School Connectedness and the Transition into and out of Health Risk Behavior among Adolescents: A Comparison of Social Belonging and Teacher Support

Clea McNeely, University of Minnesota
Christina Falci, University of Minnesota

We investigate the association between school connectedness and the transition into and out of multiple health risk behaviors in a nationally representative sample of middle and high school students. This is the first longitudinal study we know of to specifically examine the effect of school connectedness on cessation of risk behaviors. We assess the joint influence of two dimensions of school connectedness, belonging and teacher support, on the probability of initiation of six health risk behaviors and the transition out of those behaviors. We find that teacher support protects against initiation of all six behaviors: sexual intercourse, cigarette smoking, marijuana use, getting drunk, weapon-related violence, and suicidal ideation and attempts. Teacher support is protective for reduction of just one behavior, violence. Social belonging is a risk factor for occasional smoking but otherwise is unrelated to the outcomes. These findings are explained by distinguishing between conventional and unconventional forms of connectedness.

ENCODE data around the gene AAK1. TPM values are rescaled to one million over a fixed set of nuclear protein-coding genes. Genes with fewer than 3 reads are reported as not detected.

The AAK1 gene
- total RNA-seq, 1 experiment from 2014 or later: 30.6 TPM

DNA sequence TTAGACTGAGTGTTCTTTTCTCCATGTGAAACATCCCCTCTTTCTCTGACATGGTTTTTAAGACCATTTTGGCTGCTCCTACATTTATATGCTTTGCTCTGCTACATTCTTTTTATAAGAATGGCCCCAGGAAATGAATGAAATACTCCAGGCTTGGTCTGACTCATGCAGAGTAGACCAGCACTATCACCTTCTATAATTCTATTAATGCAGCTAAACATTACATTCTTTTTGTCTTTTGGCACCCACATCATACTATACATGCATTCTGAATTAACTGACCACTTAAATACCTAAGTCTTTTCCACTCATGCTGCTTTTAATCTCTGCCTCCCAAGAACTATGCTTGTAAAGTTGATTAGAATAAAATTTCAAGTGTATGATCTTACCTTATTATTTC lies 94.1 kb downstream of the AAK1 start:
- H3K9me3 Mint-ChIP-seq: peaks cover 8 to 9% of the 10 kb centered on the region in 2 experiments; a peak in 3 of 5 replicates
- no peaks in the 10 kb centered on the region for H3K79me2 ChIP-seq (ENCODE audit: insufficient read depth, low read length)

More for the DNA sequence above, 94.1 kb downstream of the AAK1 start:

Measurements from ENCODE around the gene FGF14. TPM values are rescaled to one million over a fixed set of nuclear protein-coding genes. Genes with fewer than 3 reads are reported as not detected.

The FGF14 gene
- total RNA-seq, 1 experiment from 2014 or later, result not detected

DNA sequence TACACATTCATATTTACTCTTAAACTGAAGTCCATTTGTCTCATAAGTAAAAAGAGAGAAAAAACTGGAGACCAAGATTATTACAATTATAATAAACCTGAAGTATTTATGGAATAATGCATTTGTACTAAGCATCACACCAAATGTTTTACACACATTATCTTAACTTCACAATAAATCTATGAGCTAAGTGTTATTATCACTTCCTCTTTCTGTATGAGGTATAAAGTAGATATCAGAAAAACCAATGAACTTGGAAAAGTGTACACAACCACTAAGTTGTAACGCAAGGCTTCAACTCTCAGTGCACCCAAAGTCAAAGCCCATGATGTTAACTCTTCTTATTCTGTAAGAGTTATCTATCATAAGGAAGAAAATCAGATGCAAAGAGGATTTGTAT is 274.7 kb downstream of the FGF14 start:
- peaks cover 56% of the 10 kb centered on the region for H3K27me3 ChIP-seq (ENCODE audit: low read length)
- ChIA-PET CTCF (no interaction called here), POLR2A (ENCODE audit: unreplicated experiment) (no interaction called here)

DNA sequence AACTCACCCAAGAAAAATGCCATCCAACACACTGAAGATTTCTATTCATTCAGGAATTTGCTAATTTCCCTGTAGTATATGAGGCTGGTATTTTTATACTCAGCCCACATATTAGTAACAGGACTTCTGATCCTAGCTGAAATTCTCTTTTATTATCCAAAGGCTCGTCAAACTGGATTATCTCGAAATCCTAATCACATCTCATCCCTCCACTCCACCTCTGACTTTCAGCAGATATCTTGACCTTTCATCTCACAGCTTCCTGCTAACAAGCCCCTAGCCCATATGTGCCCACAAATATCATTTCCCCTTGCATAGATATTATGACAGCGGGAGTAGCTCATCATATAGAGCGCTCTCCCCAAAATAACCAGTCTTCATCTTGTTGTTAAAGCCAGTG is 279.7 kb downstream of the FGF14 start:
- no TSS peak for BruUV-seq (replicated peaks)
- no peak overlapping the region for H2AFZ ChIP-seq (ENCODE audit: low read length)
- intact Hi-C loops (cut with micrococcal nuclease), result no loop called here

See paper

Presented in Poster Session 3: Families, Parenting, Adolescents, and Children